Statistic from the American Hospital Association, healthcare systems, especially in America, will lose more than 200 billion dollars in income yearly which translates to an average of nearly fifty billion on average. To make matters worse, providing an adequate healthcare response may cost low and average income nations as much as US$52 billion per year (or US$8.60 per person). This load has affected US patient care, operations, and surgical results, where there are the most COVID-19 new cases every day. World Bank predicts that global growth would be reduced by almost 8%, with poorer nations bearing the brunt of the blow. The United Nations estimates that the world economy will be hit with a bill of approximately $2 trillion this year. In general, healthcare institutions across the globe struggled because of a lack of preparation. There was a severe shortage of healthcare personnel, personal protective equipment (PPE), essential equipment in hospitals, sanitizing supplies, and even clean drinking water. Health organizations across the globe have been forced to develop new critical strategies for pandemic preparation due to the inadequacies revealed by COVID-19 (Kaye et al. 2020).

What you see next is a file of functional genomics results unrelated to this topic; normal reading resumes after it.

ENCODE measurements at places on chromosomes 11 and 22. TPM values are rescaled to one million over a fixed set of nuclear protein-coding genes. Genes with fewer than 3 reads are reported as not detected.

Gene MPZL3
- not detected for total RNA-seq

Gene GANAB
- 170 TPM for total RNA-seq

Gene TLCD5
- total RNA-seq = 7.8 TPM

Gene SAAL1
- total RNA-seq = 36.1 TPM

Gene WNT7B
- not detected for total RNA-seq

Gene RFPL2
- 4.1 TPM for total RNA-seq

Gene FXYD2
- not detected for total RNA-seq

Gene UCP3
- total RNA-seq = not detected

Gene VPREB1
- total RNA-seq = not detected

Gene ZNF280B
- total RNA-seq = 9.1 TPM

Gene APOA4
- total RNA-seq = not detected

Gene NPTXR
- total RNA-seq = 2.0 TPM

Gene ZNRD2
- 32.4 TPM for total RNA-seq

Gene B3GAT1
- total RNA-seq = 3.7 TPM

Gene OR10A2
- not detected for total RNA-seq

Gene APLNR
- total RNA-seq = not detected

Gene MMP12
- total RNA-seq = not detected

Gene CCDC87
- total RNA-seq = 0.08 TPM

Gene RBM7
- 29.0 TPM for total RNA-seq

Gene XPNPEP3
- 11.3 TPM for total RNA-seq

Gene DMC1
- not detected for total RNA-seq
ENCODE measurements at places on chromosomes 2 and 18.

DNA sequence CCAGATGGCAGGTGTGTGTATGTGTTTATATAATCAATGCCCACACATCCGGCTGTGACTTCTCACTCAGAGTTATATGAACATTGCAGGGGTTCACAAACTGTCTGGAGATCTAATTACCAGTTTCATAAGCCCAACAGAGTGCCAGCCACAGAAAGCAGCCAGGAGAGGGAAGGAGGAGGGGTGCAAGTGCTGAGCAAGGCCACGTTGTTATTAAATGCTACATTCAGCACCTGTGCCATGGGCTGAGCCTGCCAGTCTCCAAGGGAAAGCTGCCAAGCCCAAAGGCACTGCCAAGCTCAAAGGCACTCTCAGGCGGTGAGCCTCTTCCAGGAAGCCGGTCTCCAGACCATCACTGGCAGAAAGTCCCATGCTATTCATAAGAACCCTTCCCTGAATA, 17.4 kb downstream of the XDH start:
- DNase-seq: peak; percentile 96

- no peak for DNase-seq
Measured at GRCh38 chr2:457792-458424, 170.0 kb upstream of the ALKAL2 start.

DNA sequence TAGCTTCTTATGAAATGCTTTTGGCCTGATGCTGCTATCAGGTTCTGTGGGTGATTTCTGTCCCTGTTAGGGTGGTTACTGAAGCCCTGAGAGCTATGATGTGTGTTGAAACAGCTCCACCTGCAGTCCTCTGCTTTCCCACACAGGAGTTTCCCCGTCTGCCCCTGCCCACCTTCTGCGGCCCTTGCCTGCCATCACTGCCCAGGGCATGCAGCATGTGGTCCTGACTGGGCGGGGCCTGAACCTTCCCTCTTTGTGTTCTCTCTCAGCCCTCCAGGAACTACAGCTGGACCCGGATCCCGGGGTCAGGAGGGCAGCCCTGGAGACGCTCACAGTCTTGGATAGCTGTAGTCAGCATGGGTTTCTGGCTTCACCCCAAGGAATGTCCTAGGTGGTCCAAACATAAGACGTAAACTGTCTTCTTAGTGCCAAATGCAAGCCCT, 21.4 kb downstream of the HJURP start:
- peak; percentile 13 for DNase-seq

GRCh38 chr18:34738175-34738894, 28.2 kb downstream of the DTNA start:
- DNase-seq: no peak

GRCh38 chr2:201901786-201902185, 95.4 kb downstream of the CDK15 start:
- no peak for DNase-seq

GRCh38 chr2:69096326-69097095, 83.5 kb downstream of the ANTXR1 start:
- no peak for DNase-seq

Through Health information technology came the understanding that healthcare, like other sectors, can utilize data to improve human knowledge of what seemed to be uncontrolled costs and unexpected results in the healthcare industry itself. For the first time in almost couple of decades of data collection, analysis, and mash-up, it's vital to look further from the knowledge and understanding provided by data but rather establish a considerable utilization of data for probable courses, particularly in regards to healthcare quality as well as patient safety. This is especially true when it comes to patient safety. When it comes to the value of healthcare Information Technology in terms of reducing costs and improving quality of care, the evidence is mixed. There are a lot of similarities between the healthcare quality and patient safety areas and those of the credit card sector when it comes to business intelligence and predictability (Feldman et al., 2018).